Richard to undergo off-season surgery on painful left shoulder


He may not throw again until spring

Batista, Matos are in the swing


September 28, 2001|By Joe Strauss and Roch Kubatko | Joe Strauss and Roch Kubatko,SUN STAFF

Reminded of his painful condition during a brief workout Wednesday night, outfielder Chris Richard will undergo shoulder surgery after the season. As of last night, the Orioles didn't know the exact cause of Richard's pain, but the possibility of a labrum tear means the 27-year-old left-handed hitter may not be able to throw again until spring training.

"I'm going to have surgery after the season," Richard said before last night's game. "It's not getting any better, so I think everyone knows what has to be done."

Richard attempted to throw for the first time in more than a week Wednesday. He felt no discomfort when he short-armed a few throws from 50 feet but said pain returned along with a grinding sensation in his left shoulder when he fully extended. The session lasted only several minutes before Richard shut himself down.

"I felt something moving around in there like before. It's not right," said Richard, who underwent surgery before the 1998 season to repair a torn rotator cuff and labrum suffered in the Dominican Winter League.

Richard began feeling discomfort during a Sept. 4 night game in Oakland. He continued to play in the outfield until Sept. 8 when his condition worsened, leaving him able to only lob the ball toward the infield two nights later in Seattle. He has since appeared only as a designated hitter.

A magnetic resonance imaging test administered earlier this month suggested the existence of several problems in his surgically repaired shoulder.

Richard, who continues to swing without pain, said he may be suffering from a combination of a torn ligament around the shoulder; a torn labrum, the gasket-like lining around the rim of the shoulder socket, or a separation of the humerus from the shoulder capsule.

Dr. Lewis Yocum, a Los Angeles-based orthopedic surgeon, will perform Richard's surgery during the week of Oct. 8-13. Labrum surgery typically means a lost season for a pitcher but would be less damaging to a position player.

Batista has hot bat

The stance remains among the most comical in baseball, but there's nothing funny about the way Tony Batista's been swinging the bat.

Before going 1-for-4 last night with a double and two RBIs, Batista had strung together seven consecutive multi-hit games. He doubled twice Wednesday, smacking a ball off the Green Monster and driving another into left-center field. The previous night, he hit a grand slam to left and tripled to right-center while going 3-for-5.

"I'm having a good time right now," said Batista, who's raised his average from .219 to .237. "Everything's going great. I'm hitting the ball and it's dropping."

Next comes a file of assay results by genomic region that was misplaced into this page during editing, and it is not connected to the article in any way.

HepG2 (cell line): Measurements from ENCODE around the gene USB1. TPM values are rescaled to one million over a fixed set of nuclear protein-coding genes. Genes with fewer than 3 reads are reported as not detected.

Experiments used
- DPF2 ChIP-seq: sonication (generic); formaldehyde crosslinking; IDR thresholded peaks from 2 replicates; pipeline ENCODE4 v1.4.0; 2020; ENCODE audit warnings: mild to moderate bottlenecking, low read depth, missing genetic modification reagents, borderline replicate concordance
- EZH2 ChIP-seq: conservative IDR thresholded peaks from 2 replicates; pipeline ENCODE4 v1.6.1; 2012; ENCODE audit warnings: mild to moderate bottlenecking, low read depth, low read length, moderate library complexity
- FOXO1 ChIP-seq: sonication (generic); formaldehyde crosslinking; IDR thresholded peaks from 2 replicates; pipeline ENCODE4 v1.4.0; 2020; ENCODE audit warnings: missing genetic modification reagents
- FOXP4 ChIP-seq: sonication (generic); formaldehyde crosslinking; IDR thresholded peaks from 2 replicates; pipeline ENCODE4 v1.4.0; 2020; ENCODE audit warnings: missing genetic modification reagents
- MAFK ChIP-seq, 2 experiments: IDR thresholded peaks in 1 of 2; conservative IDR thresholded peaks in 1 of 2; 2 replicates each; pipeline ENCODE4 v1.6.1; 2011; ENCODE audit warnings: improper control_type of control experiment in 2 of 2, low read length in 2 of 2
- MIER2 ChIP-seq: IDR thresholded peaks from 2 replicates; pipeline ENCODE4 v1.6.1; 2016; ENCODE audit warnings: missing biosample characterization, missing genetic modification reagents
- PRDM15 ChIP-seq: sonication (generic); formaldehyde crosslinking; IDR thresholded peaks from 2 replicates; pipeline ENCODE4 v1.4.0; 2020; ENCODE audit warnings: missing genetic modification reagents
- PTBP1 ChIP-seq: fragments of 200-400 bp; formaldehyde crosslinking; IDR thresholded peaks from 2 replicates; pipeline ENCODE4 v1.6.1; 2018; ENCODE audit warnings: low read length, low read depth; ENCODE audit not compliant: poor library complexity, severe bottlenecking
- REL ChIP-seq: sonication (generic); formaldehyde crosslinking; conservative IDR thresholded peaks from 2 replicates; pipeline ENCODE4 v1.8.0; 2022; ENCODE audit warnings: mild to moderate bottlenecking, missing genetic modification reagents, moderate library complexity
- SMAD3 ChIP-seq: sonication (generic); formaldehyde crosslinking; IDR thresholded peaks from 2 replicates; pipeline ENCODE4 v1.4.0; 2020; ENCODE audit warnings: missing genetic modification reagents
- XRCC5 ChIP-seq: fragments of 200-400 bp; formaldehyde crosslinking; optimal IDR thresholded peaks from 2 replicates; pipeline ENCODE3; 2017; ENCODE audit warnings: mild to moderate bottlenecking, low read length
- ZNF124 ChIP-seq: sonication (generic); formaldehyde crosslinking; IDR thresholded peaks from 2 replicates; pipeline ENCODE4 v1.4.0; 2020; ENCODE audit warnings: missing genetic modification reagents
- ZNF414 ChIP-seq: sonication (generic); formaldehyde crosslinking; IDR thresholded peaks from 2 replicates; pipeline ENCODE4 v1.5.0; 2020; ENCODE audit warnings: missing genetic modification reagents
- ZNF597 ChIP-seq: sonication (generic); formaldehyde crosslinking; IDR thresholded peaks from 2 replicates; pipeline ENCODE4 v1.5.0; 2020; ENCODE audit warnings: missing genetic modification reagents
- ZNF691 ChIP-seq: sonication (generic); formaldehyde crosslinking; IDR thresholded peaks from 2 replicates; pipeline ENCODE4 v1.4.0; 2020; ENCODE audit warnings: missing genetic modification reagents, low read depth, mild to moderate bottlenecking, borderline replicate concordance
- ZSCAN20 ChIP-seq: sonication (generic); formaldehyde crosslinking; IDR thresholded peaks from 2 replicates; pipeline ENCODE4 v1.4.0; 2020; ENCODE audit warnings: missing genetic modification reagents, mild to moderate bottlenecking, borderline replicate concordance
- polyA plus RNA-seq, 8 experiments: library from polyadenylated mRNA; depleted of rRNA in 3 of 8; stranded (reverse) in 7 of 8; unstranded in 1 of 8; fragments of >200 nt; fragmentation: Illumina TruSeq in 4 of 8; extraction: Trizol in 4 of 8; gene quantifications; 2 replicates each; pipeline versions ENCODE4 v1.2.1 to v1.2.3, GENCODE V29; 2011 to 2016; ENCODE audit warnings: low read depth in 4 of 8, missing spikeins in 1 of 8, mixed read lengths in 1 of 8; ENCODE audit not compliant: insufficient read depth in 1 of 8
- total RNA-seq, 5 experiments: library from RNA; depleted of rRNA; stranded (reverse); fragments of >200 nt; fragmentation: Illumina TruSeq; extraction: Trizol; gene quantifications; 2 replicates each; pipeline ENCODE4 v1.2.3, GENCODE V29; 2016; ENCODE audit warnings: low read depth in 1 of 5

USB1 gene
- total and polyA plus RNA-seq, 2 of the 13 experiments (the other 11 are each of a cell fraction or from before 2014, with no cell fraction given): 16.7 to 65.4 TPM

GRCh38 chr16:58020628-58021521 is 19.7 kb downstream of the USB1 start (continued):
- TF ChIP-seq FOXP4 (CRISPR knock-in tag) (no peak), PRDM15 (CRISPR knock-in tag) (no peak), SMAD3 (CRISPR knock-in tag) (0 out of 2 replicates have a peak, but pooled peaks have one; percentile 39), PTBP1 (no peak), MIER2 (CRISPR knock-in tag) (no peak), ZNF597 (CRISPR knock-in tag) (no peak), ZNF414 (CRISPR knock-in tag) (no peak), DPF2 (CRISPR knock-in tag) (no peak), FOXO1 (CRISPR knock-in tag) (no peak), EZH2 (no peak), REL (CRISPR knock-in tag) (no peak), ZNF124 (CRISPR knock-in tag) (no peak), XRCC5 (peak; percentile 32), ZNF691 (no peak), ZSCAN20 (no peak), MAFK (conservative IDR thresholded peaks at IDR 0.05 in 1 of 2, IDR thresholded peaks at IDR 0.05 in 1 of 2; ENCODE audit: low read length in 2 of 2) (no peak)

Batista wasn't even in the lineup when the streak began Sept. 20. Pinch-hitting for Richard, he homered off Toronto reliever Pedro Borbon and singled the next inning. He's batting .531 (17-for-32) with nine runs scored during this stretch, which came as the Orioles were beginning to make contingency plans in case he didn't pan out as next year's starting third baseman.

They claimed Casey Blake off waivers from the Minnesota Twins and he responded with a home run in his first start, though it came as a first baseman. No matter what moves the Orioles make during the winter, Batista is assured of having a challenger to the position, though they'd prefer going with the same bat that cranked out 41 homers for Toronto last season.

For the past week, Batista has been swinging that same bat.

"Tony's a good player," manager Mike Hargrove said. "I think we're starting to see a glimpse of what he did last year for the Blue Jays. Hopefully it continues for the rest of this year and picks up from there in spring training next year."

Matos on top of game

Luis Matos batted atop the order again last night while making another start in center field, the position he seems intent on keeping as his own. He has hit safely in seven of his past 10 games, batting .250 (10-for-40) with five doubles, three homers and seven RBIs.

Asked if Matos is being considered for the job of leadoff man and center fielder next year, Hargrove said, "Yes, so far."

Matos doesn't look as overmatched as last season despite not returning to the majors until Aug. 24 after completing an injury rehab assignment. The shoulder surgery in spring training had kept Matos without a stolen base until last night - he's not supposed to dive into a base - but the club still projects him as a speed guy.

He's also shown more power this season. "He's obviously a lot bigger this year than last, and he's only 22 years old, so he's still got some growing and developing to do," Hargrove said.

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